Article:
January 24, 2014  
Blogger R.T. said...

What about Elizabeth George and Caroline Graham? Aren't they Americans without ties to England who write about sleuthing in England? Of course, perhaps my memory is faulty.

January 24, 2014  
Blogger R.T. said...

Correction: Delete Caroline Graham from my previous comment.

January 24, 2014  
Blogger Peter Rozovsky said...

You're write about Elizabeth George. Caroline Graham, it transpires, was born in Warwickshire and lives in Suffolk, though.

January 24, 2014  
Blogger Peter Rozovsky said...

Done, as you'll have seen. I had a friend who was a longtime reader of Elizabeth George and was surprised to learn that she was American.

January 24, 2014  
Blogger Peter Rozovsky said...

No, you're right about Elizabeth George.

January 24, 2014  
Blogger R.T. said...

And then there is Martha Grimes. I believe she is from Pittsburgh. That is a long way from England. Trust me!

January 24, 2014  
Blogger Peter Rozovsky said...

Dana, is Pittsburgh a long way from England?

January 24, 2014  
Blogger Cary Watson said...

Of course the outsider sometimes has the most honest and perceptive take on other cultures. A good example of that would Dibdin's Rat King (I think it was that one) that begins with a series of phone calls from one bureaucrat to another in descending order of importance, each call asking for a favour. It was a brilliant and funny take on Italy's culture of cronyism and quid pro quo.

January 24, 2014  
Blogger R.T. said...

Peter, Dana will probably confirm my observation that the home of Heinz, Isaly's ice cream, Iron City beer, the Liberty Tunnel, the Mt. Washington Incline, the Tambouritzens, and dozens of eastern European neighborhoods is a long way from England.

January 24, 2014  
Blogger Peter Rozovsky said...

I dunno, R.T. Isaly sounds sort of like Islington.

January 24, 2014  
Blogger Peter Rozovsky said...

Cary, I cited Dibdin in my very first Detective Beyond Borders post. He was the cleverest of crime writers.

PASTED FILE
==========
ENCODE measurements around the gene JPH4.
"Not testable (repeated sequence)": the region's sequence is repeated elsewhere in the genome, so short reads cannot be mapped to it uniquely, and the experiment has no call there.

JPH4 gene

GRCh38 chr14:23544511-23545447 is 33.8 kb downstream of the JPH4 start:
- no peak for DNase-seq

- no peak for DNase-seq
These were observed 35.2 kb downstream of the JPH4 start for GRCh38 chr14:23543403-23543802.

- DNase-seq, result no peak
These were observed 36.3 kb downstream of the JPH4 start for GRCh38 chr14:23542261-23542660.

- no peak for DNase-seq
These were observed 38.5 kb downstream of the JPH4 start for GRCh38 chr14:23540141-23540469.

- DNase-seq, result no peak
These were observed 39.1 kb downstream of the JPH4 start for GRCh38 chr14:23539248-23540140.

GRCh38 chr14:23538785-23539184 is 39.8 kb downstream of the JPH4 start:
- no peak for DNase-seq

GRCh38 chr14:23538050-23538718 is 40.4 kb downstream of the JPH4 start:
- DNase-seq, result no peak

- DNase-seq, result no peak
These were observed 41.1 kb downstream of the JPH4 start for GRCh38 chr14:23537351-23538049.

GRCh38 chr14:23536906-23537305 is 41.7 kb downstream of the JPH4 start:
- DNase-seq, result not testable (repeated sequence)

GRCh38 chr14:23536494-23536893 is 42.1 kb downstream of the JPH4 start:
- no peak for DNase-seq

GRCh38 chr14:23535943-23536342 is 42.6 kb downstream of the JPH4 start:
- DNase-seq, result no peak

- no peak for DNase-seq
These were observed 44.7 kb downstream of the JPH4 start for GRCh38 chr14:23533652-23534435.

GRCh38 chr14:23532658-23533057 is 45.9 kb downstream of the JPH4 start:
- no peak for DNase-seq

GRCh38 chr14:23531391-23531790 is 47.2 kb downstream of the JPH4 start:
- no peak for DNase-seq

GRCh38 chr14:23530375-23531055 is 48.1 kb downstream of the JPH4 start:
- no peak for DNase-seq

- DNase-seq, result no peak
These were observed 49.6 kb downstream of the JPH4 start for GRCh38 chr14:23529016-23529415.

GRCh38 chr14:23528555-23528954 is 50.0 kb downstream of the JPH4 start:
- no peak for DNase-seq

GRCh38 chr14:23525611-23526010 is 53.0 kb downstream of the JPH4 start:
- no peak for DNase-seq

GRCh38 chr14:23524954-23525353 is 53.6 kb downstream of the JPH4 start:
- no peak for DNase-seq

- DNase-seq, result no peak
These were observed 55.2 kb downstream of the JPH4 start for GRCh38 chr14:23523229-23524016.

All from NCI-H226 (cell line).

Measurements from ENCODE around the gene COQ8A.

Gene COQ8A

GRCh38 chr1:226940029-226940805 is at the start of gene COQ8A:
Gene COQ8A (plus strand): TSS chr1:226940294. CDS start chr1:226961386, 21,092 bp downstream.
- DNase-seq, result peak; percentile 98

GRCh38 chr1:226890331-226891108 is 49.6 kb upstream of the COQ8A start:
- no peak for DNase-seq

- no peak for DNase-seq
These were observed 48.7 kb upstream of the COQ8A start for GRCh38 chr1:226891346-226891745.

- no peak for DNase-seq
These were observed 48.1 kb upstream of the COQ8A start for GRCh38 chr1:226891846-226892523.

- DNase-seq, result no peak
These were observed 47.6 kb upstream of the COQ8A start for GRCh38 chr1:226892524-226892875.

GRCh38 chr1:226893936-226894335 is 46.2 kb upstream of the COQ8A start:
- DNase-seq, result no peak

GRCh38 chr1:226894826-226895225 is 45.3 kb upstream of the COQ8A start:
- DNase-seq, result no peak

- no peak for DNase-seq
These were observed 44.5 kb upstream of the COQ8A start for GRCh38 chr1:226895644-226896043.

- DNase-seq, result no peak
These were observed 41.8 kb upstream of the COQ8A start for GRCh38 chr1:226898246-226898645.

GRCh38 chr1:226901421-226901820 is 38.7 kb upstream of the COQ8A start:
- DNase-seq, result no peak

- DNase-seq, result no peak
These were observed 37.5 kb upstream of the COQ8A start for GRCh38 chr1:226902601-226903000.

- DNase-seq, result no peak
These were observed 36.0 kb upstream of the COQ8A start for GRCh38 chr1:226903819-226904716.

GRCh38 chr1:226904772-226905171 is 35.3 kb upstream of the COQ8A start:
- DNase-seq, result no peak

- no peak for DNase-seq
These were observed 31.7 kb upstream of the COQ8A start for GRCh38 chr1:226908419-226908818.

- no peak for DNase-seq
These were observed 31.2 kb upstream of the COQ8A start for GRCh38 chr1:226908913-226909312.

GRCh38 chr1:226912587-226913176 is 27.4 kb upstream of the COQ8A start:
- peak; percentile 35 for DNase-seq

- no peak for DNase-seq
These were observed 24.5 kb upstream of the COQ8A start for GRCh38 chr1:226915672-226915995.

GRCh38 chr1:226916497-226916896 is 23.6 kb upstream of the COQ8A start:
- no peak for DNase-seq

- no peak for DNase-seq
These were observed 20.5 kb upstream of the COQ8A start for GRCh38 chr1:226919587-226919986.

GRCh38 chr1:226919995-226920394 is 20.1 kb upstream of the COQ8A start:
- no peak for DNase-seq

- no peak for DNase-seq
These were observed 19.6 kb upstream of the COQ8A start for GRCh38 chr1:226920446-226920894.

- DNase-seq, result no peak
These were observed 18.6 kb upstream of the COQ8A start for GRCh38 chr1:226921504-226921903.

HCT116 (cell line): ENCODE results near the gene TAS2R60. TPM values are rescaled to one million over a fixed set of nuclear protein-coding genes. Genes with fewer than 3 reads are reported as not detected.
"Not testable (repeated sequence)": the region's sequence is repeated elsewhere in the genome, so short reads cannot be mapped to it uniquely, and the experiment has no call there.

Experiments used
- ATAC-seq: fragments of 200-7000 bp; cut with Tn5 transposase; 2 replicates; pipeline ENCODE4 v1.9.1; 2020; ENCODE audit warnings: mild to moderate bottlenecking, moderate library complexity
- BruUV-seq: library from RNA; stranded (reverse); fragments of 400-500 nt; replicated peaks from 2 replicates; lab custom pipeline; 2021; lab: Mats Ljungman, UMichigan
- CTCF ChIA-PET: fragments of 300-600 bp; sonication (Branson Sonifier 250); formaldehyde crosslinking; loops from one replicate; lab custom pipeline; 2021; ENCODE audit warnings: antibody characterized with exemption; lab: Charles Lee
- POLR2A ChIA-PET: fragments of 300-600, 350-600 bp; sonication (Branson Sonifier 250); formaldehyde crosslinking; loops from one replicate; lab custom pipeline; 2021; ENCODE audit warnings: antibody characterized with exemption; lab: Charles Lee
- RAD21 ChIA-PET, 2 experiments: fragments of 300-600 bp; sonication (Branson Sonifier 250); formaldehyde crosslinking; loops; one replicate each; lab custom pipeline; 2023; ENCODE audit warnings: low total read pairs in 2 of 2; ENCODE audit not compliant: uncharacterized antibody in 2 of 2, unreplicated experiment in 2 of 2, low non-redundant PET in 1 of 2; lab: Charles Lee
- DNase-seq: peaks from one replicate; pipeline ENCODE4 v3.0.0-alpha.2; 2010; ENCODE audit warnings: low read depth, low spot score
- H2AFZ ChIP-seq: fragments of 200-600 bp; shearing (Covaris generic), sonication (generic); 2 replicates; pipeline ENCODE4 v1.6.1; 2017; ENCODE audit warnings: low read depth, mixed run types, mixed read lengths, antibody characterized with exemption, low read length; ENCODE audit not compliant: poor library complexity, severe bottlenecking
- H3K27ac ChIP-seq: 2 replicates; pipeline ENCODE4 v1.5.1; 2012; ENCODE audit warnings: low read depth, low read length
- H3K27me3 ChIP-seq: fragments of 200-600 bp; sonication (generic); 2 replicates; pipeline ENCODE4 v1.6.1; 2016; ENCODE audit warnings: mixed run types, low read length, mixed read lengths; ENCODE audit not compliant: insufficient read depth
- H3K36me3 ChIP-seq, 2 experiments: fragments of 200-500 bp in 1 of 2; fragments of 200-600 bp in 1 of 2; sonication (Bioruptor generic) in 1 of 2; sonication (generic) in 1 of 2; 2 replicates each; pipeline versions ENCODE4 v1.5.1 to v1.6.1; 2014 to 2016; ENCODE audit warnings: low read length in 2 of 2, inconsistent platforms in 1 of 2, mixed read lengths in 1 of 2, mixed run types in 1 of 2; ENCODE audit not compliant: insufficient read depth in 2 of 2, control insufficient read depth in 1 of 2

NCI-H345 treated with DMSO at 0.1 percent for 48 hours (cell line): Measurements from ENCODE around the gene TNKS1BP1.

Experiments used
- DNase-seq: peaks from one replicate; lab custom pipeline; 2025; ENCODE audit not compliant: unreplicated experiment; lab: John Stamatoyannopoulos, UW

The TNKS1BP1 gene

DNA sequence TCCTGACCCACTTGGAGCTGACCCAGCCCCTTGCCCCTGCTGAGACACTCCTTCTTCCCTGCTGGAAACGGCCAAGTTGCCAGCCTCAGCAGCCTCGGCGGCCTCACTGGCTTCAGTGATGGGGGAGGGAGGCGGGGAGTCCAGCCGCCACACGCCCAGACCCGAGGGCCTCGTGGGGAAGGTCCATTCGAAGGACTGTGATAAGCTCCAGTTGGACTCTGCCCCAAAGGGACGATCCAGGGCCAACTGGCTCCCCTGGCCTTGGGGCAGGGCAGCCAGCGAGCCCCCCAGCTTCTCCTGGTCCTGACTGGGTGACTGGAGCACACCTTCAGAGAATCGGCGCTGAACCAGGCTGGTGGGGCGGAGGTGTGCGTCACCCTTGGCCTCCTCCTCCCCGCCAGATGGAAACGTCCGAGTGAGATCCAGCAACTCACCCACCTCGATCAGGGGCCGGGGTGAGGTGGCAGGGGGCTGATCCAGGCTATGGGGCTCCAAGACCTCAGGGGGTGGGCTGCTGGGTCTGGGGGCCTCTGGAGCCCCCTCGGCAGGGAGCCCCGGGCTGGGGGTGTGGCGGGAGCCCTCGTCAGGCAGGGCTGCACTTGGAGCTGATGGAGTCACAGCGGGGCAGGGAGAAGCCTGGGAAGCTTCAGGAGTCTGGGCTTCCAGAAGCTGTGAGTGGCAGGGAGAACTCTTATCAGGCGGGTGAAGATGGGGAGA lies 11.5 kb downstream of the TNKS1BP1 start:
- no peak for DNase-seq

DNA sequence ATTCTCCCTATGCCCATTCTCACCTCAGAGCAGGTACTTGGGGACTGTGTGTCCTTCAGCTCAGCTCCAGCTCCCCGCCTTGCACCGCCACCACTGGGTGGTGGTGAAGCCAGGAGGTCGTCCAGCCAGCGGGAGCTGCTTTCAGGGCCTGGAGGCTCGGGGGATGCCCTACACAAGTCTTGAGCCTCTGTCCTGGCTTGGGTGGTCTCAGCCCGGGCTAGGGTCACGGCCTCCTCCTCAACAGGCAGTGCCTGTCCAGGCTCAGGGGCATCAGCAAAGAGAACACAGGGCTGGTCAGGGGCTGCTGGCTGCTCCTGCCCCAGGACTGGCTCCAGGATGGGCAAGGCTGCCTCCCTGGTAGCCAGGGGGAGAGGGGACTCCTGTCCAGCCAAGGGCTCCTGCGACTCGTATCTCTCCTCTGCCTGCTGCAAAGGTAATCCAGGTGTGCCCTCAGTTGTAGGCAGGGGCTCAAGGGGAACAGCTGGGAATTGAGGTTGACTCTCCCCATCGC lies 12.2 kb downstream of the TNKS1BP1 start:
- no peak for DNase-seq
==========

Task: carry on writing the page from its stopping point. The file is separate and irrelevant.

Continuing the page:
January 24, 2014  
Blogger R.T. said...

I worked at Isaly's when I was 16, and I saw nothing and heard nothing that reminded me of England. However, the store was in the borough of Versailles (which was not given the French pronunciation).

January 24, 2014  
Blogger Peter Rozovsky said...

In re Versailles, I am reminded of the professor who told the class with amazement that Goethe Street in Chicago was pronounced "Go-EE-th-ee." I live near a Greenwich Street whose name is pronounced locally "GREEN-witch."

How did Pittsburgh pronounces Versailles?

January 24, 2014  
Blogger R.T. said...

Versailles? VER-SALES
We had enough challenges with native American names for rivers and other locales.
In the nearby mountains, though, where George Washington murdered Jumonville in a surprise attack upon the diplomatic courier, the area bears no traces of French pronunciation. It is pronounced exactly as it is spelled.

January 24, 2014  
Blogger Peter Rozovsky said...

Cary, my comment on Didbin than is pertinent to this discussion:

3) Cosi Fan Tutti, by Michael Dibdin, is an exception to my general distaste for novels set in "foreign" countries by writers not from those countries. Such books often degenerate into travelogues. This novel is formally daring, and talk about surprise endings! Dibdin, an Englishman, spent several years teaching in Italy, according to various accounts, and his charmingly named protagonist, Aurelio Zen, offers a kind of Baedeker's guide to official Italian corruption and internecine rivalry, each novel set in a different region: Naples here, the Vatican, Venice, the south in other books. And Rome. Always Rome. "Zen" is a name characteristic of the protagonist's native Venice, but it also has overtones of the detachment with which this Zen moves through the sometimes deadly worlds of Italian officialdom and gangsterdom. Of course, the character's other name, Aurelio, is another clue that he is wise and given to occasional musing, if not outright meditation.

January 24, 2014  
Blogger Peter Rozovsky said...

R.T., I can imagine the challenges some of those names would pose. I tremble at the thought of ever having to pronounced Monongahela in public.